Still another requirement of the products contemplated 3,849,366 Patented Nov. 19, 1974 herein is that they be pumpable. Also, as suggested hereinbefore, they must be grindable, i.e., non-gumming; they must be non-sagging at ambient through curing temperatures; they must, of course, be rapid curing, yet as onecomponent compositions they must be storage stable, e.g., exhibit sufficient shelf life; the cured and finished filler compositions must meet rigid standards as far as physical and environmental properties are concerned. For example, they must have high physical and adhesive strengths, such as high impact and tensile strengths even when applied to metal having oil on its surface and even after long term exposure to humidity. This strength must persist at temperatures as low as about -40 F. or less and at elevated temperatures on the order of F. or greater. Of course, the filler composition must not be porous.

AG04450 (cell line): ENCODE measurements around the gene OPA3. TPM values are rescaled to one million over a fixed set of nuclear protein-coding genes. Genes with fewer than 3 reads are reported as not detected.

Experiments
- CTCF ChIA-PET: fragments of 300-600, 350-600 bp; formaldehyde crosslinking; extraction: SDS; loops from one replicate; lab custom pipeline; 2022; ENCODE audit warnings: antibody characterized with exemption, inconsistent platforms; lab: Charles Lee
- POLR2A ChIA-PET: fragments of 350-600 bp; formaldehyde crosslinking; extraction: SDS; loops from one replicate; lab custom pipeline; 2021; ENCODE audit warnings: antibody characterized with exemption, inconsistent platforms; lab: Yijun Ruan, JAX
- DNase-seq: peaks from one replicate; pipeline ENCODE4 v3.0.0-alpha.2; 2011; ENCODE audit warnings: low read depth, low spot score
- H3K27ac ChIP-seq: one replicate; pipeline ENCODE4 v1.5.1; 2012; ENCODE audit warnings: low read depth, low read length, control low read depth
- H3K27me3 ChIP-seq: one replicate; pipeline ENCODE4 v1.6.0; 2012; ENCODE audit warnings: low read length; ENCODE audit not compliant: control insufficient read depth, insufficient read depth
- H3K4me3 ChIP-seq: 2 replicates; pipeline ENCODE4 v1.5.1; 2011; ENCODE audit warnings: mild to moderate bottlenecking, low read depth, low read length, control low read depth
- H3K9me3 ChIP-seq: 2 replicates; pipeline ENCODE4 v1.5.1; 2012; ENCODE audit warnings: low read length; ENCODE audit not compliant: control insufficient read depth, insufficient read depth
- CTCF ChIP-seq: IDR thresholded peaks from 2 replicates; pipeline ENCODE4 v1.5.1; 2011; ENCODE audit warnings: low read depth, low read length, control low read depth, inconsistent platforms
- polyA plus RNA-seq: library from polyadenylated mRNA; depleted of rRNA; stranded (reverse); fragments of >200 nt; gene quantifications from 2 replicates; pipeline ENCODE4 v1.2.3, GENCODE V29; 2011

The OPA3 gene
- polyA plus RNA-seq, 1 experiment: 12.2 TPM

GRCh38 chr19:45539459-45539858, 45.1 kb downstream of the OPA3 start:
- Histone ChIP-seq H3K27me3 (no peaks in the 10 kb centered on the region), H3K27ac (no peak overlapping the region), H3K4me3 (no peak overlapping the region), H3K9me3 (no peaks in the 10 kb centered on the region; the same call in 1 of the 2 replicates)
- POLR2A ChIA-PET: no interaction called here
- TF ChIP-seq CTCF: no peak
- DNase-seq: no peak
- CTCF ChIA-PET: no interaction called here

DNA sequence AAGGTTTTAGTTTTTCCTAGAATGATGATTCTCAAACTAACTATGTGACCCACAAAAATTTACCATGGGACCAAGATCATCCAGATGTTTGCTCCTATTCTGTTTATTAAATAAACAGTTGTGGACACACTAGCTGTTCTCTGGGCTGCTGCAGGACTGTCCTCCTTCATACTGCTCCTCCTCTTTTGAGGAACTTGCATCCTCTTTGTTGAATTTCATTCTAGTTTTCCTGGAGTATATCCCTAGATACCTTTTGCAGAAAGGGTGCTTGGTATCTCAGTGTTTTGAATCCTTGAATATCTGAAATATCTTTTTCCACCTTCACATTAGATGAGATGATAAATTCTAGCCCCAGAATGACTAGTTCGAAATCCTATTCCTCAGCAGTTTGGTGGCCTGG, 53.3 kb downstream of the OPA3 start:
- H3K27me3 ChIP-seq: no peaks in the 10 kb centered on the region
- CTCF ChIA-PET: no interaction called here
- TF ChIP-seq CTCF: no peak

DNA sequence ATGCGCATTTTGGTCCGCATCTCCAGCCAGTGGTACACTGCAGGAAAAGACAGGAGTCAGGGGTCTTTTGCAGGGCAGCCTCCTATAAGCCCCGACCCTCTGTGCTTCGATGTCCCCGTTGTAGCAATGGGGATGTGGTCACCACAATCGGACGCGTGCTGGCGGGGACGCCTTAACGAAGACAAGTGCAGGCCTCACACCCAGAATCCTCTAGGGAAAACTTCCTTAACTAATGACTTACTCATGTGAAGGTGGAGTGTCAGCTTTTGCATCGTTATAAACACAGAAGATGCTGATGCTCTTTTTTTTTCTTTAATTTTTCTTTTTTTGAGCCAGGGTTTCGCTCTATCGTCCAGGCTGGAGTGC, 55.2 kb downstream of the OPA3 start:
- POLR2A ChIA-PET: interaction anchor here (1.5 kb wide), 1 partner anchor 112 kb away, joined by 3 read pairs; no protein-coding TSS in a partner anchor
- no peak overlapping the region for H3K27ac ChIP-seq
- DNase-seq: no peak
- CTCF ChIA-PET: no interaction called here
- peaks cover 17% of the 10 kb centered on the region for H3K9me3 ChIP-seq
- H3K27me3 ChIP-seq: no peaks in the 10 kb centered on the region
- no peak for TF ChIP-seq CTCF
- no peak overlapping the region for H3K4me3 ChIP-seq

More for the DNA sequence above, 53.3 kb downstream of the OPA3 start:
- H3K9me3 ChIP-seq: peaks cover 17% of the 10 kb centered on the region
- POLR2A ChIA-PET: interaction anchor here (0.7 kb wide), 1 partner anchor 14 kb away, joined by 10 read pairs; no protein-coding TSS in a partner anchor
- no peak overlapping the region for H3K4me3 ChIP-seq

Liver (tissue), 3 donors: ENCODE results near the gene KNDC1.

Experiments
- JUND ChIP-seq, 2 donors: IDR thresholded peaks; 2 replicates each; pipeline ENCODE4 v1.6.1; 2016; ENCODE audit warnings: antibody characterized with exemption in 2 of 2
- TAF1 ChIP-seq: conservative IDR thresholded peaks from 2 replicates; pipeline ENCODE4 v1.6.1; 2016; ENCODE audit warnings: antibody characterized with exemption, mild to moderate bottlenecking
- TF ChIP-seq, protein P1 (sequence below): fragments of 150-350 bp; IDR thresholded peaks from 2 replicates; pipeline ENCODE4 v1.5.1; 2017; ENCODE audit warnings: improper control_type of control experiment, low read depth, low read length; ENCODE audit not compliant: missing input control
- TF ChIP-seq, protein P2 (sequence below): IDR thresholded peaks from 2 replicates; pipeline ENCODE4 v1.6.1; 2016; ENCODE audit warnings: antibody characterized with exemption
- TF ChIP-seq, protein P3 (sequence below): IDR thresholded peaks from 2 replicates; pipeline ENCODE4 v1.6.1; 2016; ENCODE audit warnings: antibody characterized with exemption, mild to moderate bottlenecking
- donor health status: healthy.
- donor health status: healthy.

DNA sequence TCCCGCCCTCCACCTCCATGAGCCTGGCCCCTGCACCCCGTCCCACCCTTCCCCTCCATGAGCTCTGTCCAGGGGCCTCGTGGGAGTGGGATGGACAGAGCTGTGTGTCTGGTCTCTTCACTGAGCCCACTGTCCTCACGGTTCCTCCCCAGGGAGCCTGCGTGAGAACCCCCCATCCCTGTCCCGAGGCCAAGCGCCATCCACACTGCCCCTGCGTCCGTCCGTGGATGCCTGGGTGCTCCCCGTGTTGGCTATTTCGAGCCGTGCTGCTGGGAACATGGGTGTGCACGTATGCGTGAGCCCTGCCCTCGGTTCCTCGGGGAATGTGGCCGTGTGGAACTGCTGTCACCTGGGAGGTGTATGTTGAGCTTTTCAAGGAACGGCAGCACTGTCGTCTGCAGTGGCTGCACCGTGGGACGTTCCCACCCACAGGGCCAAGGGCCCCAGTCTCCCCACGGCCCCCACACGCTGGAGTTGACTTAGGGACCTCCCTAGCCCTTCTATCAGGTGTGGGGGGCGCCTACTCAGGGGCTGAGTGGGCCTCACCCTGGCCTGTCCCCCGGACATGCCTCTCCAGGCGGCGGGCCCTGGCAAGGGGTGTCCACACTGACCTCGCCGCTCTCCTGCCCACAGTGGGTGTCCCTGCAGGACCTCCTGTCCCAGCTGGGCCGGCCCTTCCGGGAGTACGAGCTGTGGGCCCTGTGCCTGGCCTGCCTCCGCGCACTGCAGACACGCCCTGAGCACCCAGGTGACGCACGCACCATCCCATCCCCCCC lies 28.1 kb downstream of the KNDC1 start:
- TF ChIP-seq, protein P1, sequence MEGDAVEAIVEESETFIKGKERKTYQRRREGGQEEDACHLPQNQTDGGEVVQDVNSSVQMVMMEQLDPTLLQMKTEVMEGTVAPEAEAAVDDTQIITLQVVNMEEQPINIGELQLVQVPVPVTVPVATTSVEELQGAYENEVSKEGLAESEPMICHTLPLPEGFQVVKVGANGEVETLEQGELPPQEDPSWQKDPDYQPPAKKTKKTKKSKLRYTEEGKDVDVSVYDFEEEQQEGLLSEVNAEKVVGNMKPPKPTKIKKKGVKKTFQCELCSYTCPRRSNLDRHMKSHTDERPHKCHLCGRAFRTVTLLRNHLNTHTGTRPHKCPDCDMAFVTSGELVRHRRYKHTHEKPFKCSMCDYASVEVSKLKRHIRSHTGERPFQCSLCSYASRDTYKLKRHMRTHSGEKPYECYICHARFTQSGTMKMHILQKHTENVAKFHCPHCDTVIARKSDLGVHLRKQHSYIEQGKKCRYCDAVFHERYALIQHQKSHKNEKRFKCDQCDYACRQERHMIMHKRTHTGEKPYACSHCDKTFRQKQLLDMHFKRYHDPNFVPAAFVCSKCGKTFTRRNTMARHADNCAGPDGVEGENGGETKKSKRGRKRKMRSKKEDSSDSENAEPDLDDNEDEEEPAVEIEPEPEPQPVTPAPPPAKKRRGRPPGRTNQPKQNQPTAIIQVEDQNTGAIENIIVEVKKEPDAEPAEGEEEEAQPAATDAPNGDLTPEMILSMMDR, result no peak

While the compositions of the present invention are particularly effective as body solders, their very desirable properties, as will be seen hereinafter, make them suitable for other purposes as well, e.g., laminating, bonding, electrical potting, structural foams, molded structures, coating, packing, and the like. Various suitable substrate materials for these and other similar functions include metals, glass, ceramic, molded resins, textiles, mica, porcelain, and the like.
Prior art of interest are 794, 2,855,372, 2,928,809,